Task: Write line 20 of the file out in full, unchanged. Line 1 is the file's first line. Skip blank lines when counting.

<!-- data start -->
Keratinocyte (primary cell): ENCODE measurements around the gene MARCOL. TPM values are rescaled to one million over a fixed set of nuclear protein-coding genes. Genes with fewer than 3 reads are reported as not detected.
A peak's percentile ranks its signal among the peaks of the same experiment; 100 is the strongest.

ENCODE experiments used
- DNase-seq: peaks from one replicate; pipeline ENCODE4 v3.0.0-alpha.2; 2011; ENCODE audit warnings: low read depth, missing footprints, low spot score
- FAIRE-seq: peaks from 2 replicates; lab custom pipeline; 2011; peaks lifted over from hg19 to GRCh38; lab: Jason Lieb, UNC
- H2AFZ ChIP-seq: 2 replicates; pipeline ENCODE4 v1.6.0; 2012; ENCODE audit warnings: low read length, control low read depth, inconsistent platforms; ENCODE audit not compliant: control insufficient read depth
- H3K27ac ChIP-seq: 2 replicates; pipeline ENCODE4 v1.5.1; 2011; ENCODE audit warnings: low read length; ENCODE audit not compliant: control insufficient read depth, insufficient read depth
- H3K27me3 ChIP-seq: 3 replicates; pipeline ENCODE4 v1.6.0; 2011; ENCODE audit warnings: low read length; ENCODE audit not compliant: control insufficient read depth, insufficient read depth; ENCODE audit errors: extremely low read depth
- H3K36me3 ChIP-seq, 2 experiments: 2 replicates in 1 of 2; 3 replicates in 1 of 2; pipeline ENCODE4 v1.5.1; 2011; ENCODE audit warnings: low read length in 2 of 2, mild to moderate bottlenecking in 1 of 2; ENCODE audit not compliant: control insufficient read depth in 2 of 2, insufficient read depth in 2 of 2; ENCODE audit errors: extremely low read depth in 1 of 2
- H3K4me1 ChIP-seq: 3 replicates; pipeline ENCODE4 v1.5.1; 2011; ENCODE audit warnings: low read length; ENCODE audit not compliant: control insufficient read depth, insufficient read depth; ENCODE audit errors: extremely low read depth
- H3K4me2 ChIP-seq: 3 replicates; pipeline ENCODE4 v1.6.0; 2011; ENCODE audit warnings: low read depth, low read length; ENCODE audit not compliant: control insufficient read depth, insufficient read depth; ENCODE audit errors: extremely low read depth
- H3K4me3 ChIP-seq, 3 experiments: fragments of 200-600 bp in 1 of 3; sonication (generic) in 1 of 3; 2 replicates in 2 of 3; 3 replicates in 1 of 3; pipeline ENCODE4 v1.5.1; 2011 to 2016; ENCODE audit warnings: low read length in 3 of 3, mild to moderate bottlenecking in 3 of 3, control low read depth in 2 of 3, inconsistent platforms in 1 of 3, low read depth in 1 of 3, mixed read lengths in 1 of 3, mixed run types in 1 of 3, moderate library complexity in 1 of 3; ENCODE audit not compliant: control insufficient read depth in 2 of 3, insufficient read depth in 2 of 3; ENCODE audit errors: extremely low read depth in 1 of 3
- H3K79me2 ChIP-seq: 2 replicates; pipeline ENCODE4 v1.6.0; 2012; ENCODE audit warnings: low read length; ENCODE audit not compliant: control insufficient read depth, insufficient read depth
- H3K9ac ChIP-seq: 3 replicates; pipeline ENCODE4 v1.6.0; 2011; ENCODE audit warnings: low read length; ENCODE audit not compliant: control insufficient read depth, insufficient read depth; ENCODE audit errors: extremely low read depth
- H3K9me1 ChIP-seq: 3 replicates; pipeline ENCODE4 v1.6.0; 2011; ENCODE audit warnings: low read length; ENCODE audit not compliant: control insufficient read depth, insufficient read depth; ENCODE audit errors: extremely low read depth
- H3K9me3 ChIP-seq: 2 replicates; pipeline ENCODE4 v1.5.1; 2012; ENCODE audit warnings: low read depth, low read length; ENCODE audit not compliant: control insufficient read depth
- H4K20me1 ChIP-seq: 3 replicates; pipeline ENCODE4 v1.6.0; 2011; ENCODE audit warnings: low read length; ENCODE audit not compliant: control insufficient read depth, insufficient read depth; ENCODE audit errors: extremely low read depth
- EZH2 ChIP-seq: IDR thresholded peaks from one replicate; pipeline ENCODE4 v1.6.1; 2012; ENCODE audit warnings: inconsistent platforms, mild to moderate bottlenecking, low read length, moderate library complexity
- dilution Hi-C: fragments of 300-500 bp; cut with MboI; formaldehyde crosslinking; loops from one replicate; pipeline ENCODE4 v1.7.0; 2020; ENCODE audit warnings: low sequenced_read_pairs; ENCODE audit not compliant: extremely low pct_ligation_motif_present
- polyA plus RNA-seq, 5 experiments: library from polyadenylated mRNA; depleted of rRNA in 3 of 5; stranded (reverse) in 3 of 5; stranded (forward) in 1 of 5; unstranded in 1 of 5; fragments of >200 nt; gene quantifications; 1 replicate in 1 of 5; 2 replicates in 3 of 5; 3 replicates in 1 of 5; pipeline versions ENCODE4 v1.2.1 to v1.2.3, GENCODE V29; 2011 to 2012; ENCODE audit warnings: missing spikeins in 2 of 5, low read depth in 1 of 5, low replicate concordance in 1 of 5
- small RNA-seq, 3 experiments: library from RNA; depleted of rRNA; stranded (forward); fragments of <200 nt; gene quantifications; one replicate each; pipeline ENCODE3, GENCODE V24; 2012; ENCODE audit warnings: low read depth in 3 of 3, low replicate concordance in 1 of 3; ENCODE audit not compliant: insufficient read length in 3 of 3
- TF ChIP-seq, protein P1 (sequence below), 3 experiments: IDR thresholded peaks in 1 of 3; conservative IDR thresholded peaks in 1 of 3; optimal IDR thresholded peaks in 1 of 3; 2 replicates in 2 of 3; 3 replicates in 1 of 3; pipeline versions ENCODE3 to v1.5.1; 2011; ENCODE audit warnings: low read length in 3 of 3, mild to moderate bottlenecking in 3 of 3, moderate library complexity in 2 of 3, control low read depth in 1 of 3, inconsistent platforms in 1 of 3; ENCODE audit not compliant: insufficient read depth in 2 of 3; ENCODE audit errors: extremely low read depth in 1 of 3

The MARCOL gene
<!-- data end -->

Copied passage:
- polyA plus RNA-seq, 5 experiments: library from polyadenylated mRNA; depleted of rRNA in 3 of 5; stranded (reverse) in 3 of 5; stranded (forward) in 1 of 5; unstranded in 1 of 5; fragments of >200 nt; gene quantifications; 1 replicate in 1 of 5; 2 replicates in 3 of 5; 3 replicates in 1 of 5; pipeline versions ENCODE4 v1.2.1 to v1.2.3, GENCODE V29; 2011 to 2012; ENCODE audit warnings: missing spikeins in 2 of 5, low read depth in 1 of 5, low replicate concordance in 1 of 5